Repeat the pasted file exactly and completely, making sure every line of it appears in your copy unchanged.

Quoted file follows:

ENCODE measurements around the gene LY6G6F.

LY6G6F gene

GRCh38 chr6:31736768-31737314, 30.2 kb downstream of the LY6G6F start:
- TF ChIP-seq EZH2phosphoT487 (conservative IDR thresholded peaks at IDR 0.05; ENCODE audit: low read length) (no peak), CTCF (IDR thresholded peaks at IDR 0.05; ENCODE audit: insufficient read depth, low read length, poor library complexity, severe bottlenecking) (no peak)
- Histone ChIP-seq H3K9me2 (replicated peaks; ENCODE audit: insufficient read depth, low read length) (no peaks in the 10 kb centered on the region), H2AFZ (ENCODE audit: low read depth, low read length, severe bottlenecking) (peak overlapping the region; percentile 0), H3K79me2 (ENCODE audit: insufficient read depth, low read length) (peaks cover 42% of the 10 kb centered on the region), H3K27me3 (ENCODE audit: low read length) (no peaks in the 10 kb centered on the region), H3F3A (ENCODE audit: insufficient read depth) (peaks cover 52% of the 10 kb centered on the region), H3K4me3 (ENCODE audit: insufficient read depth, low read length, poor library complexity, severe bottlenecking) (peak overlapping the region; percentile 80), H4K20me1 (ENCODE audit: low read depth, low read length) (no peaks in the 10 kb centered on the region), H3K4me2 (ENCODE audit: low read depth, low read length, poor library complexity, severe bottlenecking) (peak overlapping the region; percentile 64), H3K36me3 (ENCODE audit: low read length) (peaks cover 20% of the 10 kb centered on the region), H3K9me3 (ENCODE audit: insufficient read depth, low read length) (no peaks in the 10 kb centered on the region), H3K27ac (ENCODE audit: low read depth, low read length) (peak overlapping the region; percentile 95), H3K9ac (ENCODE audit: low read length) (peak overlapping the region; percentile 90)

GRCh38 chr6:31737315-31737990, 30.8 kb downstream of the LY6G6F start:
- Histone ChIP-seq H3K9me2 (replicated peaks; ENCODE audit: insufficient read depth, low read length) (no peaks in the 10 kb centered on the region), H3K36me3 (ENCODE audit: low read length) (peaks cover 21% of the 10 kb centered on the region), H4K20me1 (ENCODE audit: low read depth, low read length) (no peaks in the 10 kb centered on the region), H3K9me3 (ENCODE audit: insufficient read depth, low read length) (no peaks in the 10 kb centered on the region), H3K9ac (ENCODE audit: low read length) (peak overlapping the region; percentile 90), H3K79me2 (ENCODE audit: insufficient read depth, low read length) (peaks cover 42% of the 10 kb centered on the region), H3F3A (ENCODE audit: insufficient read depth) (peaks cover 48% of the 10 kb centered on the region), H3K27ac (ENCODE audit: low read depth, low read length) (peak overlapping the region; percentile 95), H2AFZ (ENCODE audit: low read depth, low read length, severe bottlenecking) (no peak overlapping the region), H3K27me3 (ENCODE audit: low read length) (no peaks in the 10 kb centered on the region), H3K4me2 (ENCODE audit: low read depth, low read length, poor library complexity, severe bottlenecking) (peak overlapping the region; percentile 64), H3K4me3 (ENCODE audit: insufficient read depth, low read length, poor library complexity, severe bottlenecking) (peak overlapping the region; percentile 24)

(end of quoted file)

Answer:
ENCODE measurements around the gene LY6G6F.

LY6G6F gene

GRCh38 chr6:31736768-31737314, 30.2 kb downstream of the LY6G6F start:
- TF ChIP-seq EZH2phosphoT487 (conservative IDR thresholded peaks at IDR 0.05; ENCODE audit: low read length) (no peak), CTCF (IDR thresholded peaks at IDR 0.05; ENCODE audit: insufficient read depth, low read length, poor library complexity, severe bottlenecking) (no peak)
- Histone ChIP-seq H3K9me2 (replicated peaks; ENCODE audit: insufficient read depth, low read length) (no peaks in the 10 kb centered on the region), H2AFZ (ENCODE audit: low read depth, low read length, severe bottlenecking) (peak overlapping the region; percentile 0), H3K79me2 (ENCODE audit: insufficient read depth, low read length) (peaks cover 42% of the 10 kb centered on the region), H3K27me3 (ENCODE audit: low read length) (no peaks in the 10 kb centered on the region), H3F3A (ENCODE audit: insufficient read depth) (peaks cover 52% of the 10 kb centered on the region), H3K4me3 (ENCODE audit: insufficient read depth, low read length, poor library complexity, severe bottlenecking) (peak overlapping the region; percentile 80), H4K20me1 (ENCODE audit: low read depth, low read length) (no peaks in the 10 kb centered on the region), H3K4me2 (ENCODE audit: low read depth, low read length, poor library complexity, severe bottlenecking) (peak overlapping the region; percentile 64), H3K36me3 (ENCODE audit: low read length) (peaks cover 20% of the 10 kb centered on the region), H3K9me3 (ENCODE audit: insufficient read depth, low read length) (no peaks in the 10 kb centered on the region), H3K27ac (ENCODE audit: low read depth, low read length) (peak overlapping the region; percentile 95), H3K9ac (ENCODE audit: low read length) (peak overlapping the region; percentile 90)

GRCh38 chr6:31737315-31737990, 30.8 kb downstream of the LY6G6F start:
- Histone ChIP-seq H3K9me2 (replicated peaks; ENCODE audit: insufficient read depth, low read length) (no peaks in the 10 kb centered on the region), H3K36me3 (ENCODE audit: low read length) (peaks cover 21% of the 10 kb centered on the region), H4K20me1 (ENCODE audit: low read depth, low read length) (no peaks in the 10 kb centered on the region), H3K9me3 (ENCODE audit: insufficient read depth, low read length) (no peaks in the 10 kb centered on the region), H3K9ac (ENCODE audit: low read length) (peak overlapping the region; percentile 90), H3K79me2 (ENCODE audit: insufficient read depth, low read length) (peaks cover 42% of the 10 kb centered on the region), H3F3A (ENCODE audit: insufficient read depth) (peaks cover 48% of the 10 kb centered on the region), H3K27ac (ENCODE audit: low read depth, low read length) (peak overlapping the region; percentile 95), H2AFZ (ENCODE audit: low read depth, low read length, severe bottlenecking) (no peak overlapping the region), H3K27me3 (ENCODE audit: low read length) (no peaks in the 10 kb centered on the region), H3K4me2 (ENCODE audit: low read depth, low read length, poor library complexity, severe bottlenecking) (peak overlapping the region; percentile 64), H3K4me3 (ENCODE audit: insufficient read depth, low read length, poor library complexity, severe bottlenecking) (peak overlapping the region; percentile 24)